Jean Kovacs
The president and CEO of Commergent Technologies listens first and innovates second.
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How does a highly innovative president and CEO of a fast-paced Silicon Valley company balance husband and kids with work? Hire the best, most highly educated nanny you can find and offer her stock options.

This innovative solution was the brainchild of Commergent Technologies President and CEO Jean Kovacs. "The competition for nannies in Silicon Valley is incredible," says Kovacs. "My nanny has a master's degree in education and loves to spend quality time with my two kids. I wanted to keep her, so I told our board that I wanted to give her stock. At first they thought I was nuts, but three days later they approved it. Soon everyone wanted to give their nannies stock. Now my VP calls it 'The Nanny Plan.'"

This brand of fresh, solution-based thinking on Kovacs' part lead to the founding of Commergent, a provider of collaborative commerce software solutions, two and a half years ago. At that time, disintermediation was the buzzword and channels had been pronounced dead. But Jean Kovacs, who was planning an e-commerce start-up with co-founder Jim Mumford, did some grassroots market research--talking to customers--that lead her to believe channels were very much alive and would remain so.

"We built a solution that married the benefits of e-commerce with the value-add of a sales channel," says Kovacs. "That's how Commergent got started. We built the solution to solve that problem."

Unlike your average Silicon Valley CEO, Jean Kovacs did not rush from high school to college to career. After graduating from high school in Wilmington, Mass., she decided to forego college to work full-time. "I wasn't interested in the usual teacher/nurse options that women had at that time," she says. "I got a job with the only employer in town, Compugraphics, a phototypesetting company--very high tech at the time. And there the whole world of business opened up for me. I loved it."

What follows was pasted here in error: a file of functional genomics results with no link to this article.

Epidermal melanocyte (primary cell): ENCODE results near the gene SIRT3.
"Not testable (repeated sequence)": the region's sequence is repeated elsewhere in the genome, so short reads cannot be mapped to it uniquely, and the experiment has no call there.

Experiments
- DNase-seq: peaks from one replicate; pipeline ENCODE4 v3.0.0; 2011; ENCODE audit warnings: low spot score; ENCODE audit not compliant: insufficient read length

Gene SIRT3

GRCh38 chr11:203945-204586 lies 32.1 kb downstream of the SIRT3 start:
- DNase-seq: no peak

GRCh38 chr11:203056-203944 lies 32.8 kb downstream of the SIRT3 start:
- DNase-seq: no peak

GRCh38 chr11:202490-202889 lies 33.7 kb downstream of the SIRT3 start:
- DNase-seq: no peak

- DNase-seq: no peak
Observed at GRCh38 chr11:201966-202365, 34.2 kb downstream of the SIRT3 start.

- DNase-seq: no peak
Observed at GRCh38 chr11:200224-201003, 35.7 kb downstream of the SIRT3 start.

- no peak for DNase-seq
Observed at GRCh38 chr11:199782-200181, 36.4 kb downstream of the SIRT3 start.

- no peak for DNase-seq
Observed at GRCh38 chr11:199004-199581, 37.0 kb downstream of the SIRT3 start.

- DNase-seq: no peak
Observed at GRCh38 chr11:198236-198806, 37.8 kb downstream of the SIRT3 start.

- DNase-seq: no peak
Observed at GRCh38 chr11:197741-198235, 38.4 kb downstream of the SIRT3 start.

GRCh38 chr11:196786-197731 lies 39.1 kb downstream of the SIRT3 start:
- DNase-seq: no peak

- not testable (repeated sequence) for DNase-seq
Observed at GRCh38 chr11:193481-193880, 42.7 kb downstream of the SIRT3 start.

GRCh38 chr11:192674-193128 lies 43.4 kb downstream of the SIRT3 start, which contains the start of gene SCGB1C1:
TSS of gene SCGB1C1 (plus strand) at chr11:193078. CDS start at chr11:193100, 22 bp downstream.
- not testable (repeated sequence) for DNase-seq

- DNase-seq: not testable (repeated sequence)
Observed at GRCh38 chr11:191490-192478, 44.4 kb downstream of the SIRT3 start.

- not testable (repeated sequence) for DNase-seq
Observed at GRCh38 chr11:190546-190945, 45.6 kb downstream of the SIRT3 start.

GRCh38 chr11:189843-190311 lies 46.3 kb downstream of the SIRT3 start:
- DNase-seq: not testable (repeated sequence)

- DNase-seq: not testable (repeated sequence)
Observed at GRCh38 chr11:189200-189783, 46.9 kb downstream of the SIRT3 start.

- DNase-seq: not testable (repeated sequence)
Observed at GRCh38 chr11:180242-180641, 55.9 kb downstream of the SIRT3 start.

Her interest in the business world gave her a reason to go to college, but she didn't want to quit her job. She earned her B.S. in finance from Northeastern University taking night classes. By then, she had been working for 10 years accumulating experience in marketing, sales and customer support. She felt that a graduate degree would round out her experience, but after years of night school, she wanted to devote herself to a regular daytime program. She was accepted at the Harvard Business School where she completed her MBA in a two-year full-time program. "It was more than full-time," she says, "but the professors are unbelievable and the students are very driven."

Her post-Harvard years took her to Wall street, but she missed the excitement of high tech and the minds of people solving business problems. She moved to the San Francisco Bay Area, signed on with Sun Microsystems and was there when they went public. She then began work with Frame Technology, which did desktop publishing for Unix and left to co-found a company called Qualex Group, which she took public in February of 1997. "At that point, I was executive vice president running engineering, marketing and telesales. I stayed for six months after the IPO and decided I would never do another startup. I promised my husband no more startups. But then I met Jim Mumford who convinced me to start Commergent. We launched in 1998."

Today analysts are touting the value of collaborative commerce and working with channels. Disintermediation has become hypermediation, and netmarkets are all the rage. "The good news is that here we are with sell-side collaborative commerce solutions for enterprises with complex sales models," says Kovacs. "We provide manufacturers with real-world business solutions that automate e-commerce activities and transactions across their multilevel sales and distribution channels."

Where will Kovacs go from here? Why go anywhere? "I have the best job in the Valley," she says. "We have a phenomenal company, incredible investors and incredible customers. We go in to companies to make sales presentations, and by the end we're on the white board together mapping their business flow and processes. It's like we're partnering with the companies we sell to. I've never seen that before in the history of software."

And with the best nanny in the Valley, what more could a CEO want?

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